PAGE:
Homosexuality in the animal kingdom

A few things I found through Karin Hakalax' blog (thank you!):
I mentioned the biologist Bruce Bagemihl a couple of years ago in the blog post Gayness is natural, in connection with an exhibition, "Against Nature?", at the Museum of Natural History in Oslo, Norway. Here he is again, spreading the news that homosexuality is documented in over 400 species, but probably occurs in 15-30% of the known million of species (which, of course, is not the same as saying that 15-30% of all animals are gay - but interesting, nonetheless).
The video is 8'20" long.

Bagemihl writes:
Male Bottlenose Dolphins often form lifelong pair-bonds with each other. Adolescent and younger males typically live in all-male groups in which homosexual activity is common; within these groups, a male begins to develop a strong bond with a particular partner (usually of the same age) with whom he will spend the rest of his life. The two Dolphins become constant companions, often traveling widely; although sexual activity probably declines as they get older, it may continue to be a regular feature of such partnerships.
The video is 3'08", but technically of poor quality.

And yet another video (4'59") that documents homosexual behaviour among animals:
An article in National Geographic, Homosexual Activity Among Animals Stirs Debate from 2004, deals with the same issue.
The bonobo, an African ape closely related to humans, has an even bigger sexual appetite. Studies suggest 75 percent of bonobo sex is nonreproductive and that nearly all bonobos are bisexual. Frans de Waal, author of Bonobo: The Forgotten Ape, calls the species a "make love, not war" primate. He believes bonobos use sex to resolve conflicts between individuals.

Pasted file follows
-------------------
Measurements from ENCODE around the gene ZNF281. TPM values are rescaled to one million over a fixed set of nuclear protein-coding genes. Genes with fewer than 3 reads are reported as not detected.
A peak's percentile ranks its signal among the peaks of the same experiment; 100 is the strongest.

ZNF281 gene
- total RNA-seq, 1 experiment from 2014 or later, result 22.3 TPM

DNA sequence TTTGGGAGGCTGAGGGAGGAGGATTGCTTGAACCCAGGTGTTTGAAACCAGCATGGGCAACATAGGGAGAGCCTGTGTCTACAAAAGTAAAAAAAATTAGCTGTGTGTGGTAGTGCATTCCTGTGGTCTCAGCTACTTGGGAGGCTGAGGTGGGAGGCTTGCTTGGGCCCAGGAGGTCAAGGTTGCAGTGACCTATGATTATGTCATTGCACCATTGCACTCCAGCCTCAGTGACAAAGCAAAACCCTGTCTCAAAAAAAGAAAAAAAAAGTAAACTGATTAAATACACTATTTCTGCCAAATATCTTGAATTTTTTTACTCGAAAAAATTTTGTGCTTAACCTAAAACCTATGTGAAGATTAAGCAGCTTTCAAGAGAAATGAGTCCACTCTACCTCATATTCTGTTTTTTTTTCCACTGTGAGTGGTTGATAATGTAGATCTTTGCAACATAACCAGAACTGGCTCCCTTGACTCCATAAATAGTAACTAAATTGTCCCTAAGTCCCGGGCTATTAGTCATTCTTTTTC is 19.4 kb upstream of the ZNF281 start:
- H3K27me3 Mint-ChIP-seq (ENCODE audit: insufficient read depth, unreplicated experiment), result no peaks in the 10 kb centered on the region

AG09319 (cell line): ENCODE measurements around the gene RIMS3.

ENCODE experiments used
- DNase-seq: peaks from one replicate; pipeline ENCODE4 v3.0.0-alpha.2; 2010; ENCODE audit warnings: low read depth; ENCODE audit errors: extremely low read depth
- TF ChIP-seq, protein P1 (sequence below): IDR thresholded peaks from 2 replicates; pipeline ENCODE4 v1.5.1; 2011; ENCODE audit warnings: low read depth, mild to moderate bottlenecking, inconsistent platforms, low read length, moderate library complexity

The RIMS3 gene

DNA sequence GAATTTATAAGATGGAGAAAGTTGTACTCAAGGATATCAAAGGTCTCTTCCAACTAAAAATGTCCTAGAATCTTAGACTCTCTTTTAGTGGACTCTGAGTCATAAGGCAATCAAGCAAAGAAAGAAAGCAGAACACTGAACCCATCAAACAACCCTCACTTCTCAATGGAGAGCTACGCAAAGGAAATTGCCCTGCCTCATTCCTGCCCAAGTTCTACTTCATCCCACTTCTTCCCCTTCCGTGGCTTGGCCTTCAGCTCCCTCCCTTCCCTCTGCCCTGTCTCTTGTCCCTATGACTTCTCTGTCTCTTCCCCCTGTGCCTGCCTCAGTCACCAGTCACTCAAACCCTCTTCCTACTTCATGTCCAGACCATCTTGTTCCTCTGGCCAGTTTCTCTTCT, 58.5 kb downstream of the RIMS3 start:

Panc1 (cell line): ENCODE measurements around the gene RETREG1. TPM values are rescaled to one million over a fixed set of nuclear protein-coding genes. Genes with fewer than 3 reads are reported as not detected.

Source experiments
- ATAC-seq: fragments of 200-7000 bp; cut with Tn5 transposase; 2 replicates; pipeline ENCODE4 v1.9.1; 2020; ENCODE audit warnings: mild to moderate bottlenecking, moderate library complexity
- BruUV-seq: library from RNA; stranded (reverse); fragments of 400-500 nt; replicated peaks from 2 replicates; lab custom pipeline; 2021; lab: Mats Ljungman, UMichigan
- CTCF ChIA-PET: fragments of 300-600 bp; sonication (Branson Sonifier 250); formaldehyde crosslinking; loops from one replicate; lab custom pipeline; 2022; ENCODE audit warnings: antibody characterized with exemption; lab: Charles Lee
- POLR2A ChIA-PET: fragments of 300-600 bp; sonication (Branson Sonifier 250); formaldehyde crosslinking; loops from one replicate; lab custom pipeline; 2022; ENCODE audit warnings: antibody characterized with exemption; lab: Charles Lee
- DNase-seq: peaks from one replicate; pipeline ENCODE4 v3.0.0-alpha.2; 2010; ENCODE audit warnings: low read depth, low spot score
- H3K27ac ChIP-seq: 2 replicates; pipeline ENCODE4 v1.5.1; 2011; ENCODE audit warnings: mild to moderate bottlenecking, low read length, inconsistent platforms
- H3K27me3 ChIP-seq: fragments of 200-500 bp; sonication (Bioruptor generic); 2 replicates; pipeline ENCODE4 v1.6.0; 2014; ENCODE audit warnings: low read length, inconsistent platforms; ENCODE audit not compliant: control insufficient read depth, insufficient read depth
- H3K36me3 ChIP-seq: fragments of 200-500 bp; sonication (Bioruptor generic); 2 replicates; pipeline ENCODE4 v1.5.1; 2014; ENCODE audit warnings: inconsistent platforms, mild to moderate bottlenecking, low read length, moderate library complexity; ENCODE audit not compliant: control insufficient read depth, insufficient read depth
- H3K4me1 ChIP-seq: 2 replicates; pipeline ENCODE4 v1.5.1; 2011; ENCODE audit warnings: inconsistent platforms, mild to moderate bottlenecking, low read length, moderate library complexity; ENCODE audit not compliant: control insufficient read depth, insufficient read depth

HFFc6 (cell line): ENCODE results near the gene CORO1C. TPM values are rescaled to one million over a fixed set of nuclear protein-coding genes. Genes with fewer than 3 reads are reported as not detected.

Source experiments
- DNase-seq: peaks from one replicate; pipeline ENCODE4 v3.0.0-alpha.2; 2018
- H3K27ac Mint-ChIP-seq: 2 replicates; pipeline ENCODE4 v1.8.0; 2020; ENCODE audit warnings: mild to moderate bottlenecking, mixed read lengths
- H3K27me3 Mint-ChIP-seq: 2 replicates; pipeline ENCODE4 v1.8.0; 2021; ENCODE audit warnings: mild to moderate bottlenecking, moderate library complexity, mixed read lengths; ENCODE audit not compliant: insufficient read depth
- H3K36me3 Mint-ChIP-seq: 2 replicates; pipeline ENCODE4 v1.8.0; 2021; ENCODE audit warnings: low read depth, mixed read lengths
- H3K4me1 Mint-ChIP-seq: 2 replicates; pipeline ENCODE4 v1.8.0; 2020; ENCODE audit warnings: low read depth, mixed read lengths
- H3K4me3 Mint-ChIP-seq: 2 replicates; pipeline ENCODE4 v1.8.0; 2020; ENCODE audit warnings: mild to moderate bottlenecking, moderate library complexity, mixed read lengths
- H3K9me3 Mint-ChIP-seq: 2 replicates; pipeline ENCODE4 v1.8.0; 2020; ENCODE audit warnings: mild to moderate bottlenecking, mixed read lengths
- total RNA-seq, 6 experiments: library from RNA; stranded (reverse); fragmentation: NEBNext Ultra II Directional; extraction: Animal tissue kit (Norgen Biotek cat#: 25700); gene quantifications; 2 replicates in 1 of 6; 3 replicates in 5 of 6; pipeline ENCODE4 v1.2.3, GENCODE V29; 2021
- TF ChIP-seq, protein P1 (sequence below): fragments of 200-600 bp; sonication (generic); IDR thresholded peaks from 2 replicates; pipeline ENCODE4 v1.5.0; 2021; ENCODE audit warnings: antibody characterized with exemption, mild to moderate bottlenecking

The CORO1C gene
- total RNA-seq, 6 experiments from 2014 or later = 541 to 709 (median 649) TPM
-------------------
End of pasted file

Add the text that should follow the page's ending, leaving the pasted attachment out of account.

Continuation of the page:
Other animals appear to go through a homosexual phase before they become fully mature. For instance, male dolphin calves often form temporary sexual partnerships, which scientists believe help to establish lifelong bonds. Such sexual behavior has been documented only relatively recently. Zoologists have been accused of skirting round the subject for fear of stepping into a political minefield.
"There was a lot of hiding of what was going on, I think, because people were maybe afraid that they would get into trouble by talking about it," notes de Waal. Whether it's a good idea or not, it's hard not make comparisons between humans and other animals, especially primates. The fact that homosexuality does, after all, exist in the natural world is bound to be used against people who insist such behavior is unnatural.
But to remain honest, I have to include the following passage, as well:
Yet scientists say we should be wary of referring to animals when considering what's acceptable in human society. For instance, infanticide, as practiced by lions and many other animals, isn't something people, gay or straight, generally approve of in humans.
Conclusion: The argument that homosexuality is unnatural, since it doesn't occure in nature, falls flat on its face. This, however, does not automatically mean that what is natural is also good. The "natural-unnatural" -argument is simply moot.

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